I am trying to check the Weyl transformation of the massless vertex operator in Polchinski closed bosonic string in the Polyakov approach (p105, Eq 3.6.16).To do that one needs to calculate something of the form $$ \int d^2\sigma d^2\sigma'd^2\sigma'' f(\sigma',\sigma'') g(\sigma) \frac{\delta}{\delta X^\lambda(\sigma')} \frac{\delta}{\delta X_\lambda(\sigma'')} \Big[ \partial_a X^\mu \partial_b X^\nu e^{ik.X (\sigma)} \Big]_r $$ Here $[F]_r$ is the regularised form of $F$, but my understanding is that you can just pass the functional derivatives into the square brackets. Here $f(\sigma',\sigma'')$ and $g(\sigma)$ are some functions whose explicit form does not matter for my question.

I have been able to work out the case where one or two of the functional derivatives acts on the $e^{ik\cdot X}$ and my result seems to be in line with Polchinski's result. However I am stuck when both functional derivatives act on the $ \partial_a X^\mu \partial_b X^\nu (\sigma)$. This generates a factor $\big[\partial_a \delta^2 (\sigma'-\sigma) \big] \times \big[\partial_b \delta^2 (\sigma''-\sigma) \big]$. Partial integration to free up a delta function so it can be integrated gives \begin{align*} & -\int d^2\sigma d^2\sigma'd^2\sigma'' \delta(\sigma'-\sigma) f(\sigma',\sigma'') \partial_a \Big\{ g(\sigma) \partial_b \delta^2 (\sigma''-\sigma) \Big[ e^{ik.X (\sigma)} \Big]_r \Big\} \\ =& -\int d^2\sigma d^2\sigma'' f(\sigma,\sigma'') \partial_a \Big\{ g(\sigma) \partial_b \delta^2 (\sigma''-\sigma) \Big[ e^{ik.X (\sigma)} \Big]_r \Big\}\\ =& +\int d^2\sigma d^2\sigma'' \partial_a f(\sigma,\sigma'') g(\sigma) \partial_b \delta^2 (\sigma''-\sigma) \Big[ e^{ik.X (\sigma)} \Big]_r \\ =& -\int d^2\sigma d^2\sigma'' \delta^2 (\sigma''-\sigma) \partial_b\Big[\partial_a f(\sigma,\sigma'') g(\sigma) \Big[ e^{ik.X (\sigma)} \Big]_r \Big]\\ = & -\int d^2\sigma \partial_b\Big[\partial_a f(\sigma,\sigma'') g(\sigma) \Big[ e^{ik.X (\sigma)} \Big]_r \Big]_{\sigma''=\sigma} \end{align*} Are these manipulations correct? It doesn't look like it when I compare the detailed outcome with Polchinski's result. In particular I don't expect a contribution containing $\partial_b g(\sigma)$. What is the correct way to do this?

PS. I realise that this is a pure mathematics question, but as more than one string theorist must have done this caclulation before I feel it is better suited here and not on the math SE.


1 Answer 1


A detailed and closely related discussion is given in this post

Briefly, the specific term you are looking at gives the 4th term in (3.6.17a) and the 3rd term in (3.6.17c) when contracted with $g^{ab}$. it’s a little subtle, you also need (3.6.18), (3.6.15b), replace normal by covariant derivatives (since they act on scalars this is trivial) and use that the worldsheet metric is covariantly constant. consider primarily $\delta_{\rm W}[\partial_a X^\mu \partial_b X^\nu e^{ik\cdot X}]_r$ rather than $\delta_{\rm W}V_1$, and integrate by parts in $\sigma'$, $\sigma''$ after using the chain rule on derivatives of the delta functions to obtain derivatives w.r.t. primed coordinates first. All terms/factors in (3.6.14) - (3.6.18) in Polchinski are correct.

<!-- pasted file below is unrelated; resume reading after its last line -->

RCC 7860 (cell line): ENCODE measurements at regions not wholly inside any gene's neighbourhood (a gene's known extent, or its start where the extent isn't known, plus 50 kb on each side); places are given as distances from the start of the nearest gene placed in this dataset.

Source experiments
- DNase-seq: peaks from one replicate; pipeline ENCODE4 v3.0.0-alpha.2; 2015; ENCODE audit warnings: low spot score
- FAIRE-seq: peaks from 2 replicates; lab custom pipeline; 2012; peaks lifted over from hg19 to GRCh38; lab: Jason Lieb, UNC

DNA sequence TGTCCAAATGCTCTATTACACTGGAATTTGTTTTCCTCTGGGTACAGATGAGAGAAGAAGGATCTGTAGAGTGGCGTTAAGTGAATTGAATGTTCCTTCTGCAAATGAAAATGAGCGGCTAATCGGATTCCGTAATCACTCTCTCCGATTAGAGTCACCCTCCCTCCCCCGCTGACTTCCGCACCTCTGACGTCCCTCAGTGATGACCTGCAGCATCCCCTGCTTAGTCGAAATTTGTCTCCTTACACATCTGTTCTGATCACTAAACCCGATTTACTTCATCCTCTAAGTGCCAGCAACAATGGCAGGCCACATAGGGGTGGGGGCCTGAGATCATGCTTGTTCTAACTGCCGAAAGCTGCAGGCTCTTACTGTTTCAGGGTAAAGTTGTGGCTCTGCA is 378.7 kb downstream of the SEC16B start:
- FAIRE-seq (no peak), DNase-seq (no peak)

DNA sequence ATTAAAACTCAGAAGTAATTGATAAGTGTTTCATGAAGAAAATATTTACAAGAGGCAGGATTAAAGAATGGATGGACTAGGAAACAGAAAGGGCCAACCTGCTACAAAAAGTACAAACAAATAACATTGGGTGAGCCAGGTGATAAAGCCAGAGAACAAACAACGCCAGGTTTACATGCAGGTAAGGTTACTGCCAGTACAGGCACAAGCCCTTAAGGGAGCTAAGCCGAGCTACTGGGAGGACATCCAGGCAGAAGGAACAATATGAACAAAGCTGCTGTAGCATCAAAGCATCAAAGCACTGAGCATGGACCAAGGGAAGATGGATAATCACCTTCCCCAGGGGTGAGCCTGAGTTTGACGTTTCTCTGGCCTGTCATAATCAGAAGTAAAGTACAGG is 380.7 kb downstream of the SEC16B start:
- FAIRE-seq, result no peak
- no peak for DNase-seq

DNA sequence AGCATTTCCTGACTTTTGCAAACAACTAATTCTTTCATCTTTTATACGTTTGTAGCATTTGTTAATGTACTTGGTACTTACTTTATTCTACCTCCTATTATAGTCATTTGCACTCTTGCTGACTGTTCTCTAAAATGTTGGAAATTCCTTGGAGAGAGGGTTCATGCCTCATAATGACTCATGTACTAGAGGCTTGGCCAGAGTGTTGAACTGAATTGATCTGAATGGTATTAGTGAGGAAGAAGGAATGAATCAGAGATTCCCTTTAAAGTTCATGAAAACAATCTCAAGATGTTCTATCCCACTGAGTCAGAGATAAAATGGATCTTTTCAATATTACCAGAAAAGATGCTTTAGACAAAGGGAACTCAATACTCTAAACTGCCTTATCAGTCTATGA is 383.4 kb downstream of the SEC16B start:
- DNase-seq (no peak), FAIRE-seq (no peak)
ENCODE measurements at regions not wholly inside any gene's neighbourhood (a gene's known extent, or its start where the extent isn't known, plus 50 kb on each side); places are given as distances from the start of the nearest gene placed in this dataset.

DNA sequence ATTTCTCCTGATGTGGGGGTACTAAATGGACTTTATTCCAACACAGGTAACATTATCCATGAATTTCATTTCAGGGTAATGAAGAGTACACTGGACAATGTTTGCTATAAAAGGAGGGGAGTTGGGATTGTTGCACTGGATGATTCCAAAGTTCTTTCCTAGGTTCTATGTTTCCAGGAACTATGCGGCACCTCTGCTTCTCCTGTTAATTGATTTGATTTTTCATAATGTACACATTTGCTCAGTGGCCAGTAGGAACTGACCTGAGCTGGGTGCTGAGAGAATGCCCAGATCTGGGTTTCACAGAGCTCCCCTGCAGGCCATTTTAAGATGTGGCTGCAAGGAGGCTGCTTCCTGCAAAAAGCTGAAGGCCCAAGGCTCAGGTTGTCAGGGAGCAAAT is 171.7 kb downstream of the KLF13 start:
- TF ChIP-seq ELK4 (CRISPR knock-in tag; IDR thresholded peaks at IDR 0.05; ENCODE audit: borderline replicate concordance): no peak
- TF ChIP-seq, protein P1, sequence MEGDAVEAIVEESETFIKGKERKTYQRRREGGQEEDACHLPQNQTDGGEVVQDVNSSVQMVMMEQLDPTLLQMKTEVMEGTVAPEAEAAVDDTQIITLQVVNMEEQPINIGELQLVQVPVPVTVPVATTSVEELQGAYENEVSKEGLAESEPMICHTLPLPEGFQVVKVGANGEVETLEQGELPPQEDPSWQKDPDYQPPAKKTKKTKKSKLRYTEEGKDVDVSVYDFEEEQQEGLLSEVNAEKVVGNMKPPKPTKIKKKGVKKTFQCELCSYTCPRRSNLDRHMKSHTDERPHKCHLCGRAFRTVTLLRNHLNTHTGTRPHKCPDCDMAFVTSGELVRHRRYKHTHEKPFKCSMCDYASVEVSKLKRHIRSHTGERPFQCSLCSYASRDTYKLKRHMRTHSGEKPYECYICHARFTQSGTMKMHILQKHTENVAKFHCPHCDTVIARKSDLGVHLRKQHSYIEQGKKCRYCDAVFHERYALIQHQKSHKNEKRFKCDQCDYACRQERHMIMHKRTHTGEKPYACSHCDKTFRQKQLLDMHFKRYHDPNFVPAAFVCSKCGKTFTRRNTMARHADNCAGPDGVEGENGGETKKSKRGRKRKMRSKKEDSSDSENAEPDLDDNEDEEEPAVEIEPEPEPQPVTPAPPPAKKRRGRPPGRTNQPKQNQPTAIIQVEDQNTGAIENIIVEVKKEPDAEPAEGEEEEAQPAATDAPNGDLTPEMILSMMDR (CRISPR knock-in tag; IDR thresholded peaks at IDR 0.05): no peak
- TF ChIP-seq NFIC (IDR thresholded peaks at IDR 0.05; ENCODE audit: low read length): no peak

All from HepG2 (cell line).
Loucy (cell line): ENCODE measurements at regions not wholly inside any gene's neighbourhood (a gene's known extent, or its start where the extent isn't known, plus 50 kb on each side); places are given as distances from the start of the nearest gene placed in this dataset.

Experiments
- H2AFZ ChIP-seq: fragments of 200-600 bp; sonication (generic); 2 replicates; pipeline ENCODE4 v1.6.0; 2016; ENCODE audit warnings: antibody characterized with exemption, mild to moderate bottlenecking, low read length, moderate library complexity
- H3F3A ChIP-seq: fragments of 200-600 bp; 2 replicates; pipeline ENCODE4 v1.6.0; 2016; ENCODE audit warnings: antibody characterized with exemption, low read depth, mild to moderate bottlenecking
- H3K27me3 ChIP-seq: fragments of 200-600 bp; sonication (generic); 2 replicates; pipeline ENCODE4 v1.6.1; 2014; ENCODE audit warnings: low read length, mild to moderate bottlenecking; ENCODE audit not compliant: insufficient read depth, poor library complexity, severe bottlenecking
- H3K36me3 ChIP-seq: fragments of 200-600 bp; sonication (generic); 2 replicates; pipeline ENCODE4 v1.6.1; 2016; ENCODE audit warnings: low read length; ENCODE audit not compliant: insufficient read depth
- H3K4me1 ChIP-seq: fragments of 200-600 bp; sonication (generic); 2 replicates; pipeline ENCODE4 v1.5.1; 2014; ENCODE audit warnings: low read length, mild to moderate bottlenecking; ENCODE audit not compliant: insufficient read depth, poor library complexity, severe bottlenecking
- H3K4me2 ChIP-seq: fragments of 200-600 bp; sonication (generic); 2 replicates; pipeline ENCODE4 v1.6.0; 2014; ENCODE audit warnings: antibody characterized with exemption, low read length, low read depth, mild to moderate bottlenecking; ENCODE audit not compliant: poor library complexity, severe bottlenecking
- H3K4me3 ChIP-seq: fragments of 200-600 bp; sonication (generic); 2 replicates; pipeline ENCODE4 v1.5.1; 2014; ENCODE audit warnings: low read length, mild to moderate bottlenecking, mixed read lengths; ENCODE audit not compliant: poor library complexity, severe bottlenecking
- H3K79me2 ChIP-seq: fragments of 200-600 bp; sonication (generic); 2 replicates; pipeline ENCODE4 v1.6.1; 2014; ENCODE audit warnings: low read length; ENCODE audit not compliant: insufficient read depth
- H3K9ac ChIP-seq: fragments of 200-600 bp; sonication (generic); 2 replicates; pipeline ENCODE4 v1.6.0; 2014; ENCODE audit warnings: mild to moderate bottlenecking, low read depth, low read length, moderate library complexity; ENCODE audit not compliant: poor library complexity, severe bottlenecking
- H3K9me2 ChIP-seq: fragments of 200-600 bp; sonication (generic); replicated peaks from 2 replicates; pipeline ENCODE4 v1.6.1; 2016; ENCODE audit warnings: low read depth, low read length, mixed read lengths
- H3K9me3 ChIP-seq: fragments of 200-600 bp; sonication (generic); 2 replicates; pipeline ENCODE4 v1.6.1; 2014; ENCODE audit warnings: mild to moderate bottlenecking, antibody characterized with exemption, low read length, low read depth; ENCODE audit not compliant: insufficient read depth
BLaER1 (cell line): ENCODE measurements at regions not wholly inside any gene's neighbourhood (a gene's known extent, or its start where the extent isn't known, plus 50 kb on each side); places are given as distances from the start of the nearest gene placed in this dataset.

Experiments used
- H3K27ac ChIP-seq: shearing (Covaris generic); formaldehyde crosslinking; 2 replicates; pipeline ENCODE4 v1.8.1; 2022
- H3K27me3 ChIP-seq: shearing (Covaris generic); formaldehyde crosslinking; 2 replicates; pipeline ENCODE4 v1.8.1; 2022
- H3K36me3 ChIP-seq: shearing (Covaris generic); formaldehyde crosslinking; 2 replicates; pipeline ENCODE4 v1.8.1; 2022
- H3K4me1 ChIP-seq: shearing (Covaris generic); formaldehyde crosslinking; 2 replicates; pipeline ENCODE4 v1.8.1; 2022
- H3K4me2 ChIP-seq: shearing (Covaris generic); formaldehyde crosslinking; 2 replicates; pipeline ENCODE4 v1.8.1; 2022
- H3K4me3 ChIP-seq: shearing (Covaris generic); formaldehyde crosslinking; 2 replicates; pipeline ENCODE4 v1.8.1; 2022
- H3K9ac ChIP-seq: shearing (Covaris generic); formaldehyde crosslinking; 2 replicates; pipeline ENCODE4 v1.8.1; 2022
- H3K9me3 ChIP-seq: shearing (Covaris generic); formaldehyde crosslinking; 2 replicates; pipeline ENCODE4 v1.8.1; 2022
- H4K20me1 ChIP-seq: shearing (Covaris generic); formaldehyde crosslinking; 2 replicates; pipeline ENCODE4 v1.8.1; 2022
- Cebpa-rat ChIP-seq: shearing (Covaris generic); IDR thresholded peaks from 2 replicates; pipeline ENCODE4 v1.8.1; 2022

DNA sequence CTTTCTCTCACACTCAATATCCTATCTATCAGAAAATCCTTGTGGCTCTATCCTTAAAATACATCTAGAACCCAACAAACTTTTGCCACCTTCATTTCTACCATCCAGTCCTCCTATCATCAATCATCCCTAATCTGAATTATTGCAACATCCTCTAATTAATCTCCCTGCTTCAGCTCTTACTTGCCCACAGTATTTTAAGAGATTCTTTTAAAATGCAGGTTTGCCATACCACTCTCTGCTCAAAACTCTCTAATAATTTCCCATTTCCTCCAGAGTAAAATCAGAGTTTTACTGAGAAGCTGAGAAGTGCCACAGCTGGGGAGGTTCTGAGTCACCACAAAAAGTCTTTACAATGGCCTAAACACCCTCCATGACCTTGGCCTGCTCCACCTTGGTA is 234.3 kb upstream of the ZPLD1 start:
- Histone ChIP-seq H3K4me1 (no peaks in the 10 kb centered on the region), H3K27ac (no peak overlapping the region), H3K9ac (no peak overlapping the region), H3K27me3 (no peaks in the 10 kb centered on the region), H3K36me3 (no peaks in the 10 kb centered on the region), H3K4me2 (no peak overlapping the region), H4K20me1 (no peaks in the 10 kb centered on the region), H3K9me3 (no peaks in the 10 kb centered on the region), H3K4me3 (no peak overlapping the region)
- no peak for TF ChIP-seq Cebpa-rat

• $\begingroup$ Thanks. I agree with all your points, but even if you do that you get derivatives on $\delta \omega$. Using again partial derivatives gives a contribution $\partial_a [\sqrt{g} (g^{ab} ....)]$. How to get rid of that? $\endgroup$ Feb 11, 2020 at 12:35
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    $\begingroup$ if you indeed work with covariant derivatives you get $\nabla_a[\sqrt{g}g^{ab}\dots]=\sqrt{g}g^{ab}\nabla_a[\dots]$ because the metric is covariantly constant. you then differentiate $[\dots]$ and get two terms, one from the exponential and one containing $\nabla^2X$: you use (3.6.18) for the latter, whereas the former will give you something you will recognise when you compare to Polchinski's result. I could add further details if you want, but it might take a while to find time to write it. $\endgroup$ Feb 11, 2020 at 12:53
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    $\begingroup$ incidentally, you might notice that nice things happen if we had a scheme for which $\gamma=-1$. this is not discussed in Polchinski, but it is precisely the prescription developed in arxiv.org/abs/1912.01055, you could take a look if you're feeling adventurous! The relevant sections are 2.4.4, 5.5, and 5.8. The formalism used there is in precise agreement with (3.6.16) in Polchinski when $\gamma=-1$, and it automatically yields (3.6.18), and its generalisation to arbitrary operators. $\endgroup$ Feb 11, 2020 at 12:56
  • $\begingroup$ ok. let me have a further look then. $\endgroup$ Feb 11, 2020 at 12:57
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    $\begingroup$ i am indeed. by the way, this $\gamma=-1$ renormalisation prescription is not new, it was first developed by Polchinski back in 88. the advantage is that is globally well defined even for offshell vertex operators that appear in loops. It didn’t receive much attention until now (largely because it is fairly complicated, but it is well worth the effort if one is interested in higher genus and perhaps even non-perturbative string theory). Polchinski called it Weyl normal ordering. $\endgroup$ Feb 11, 2020 at 16:45

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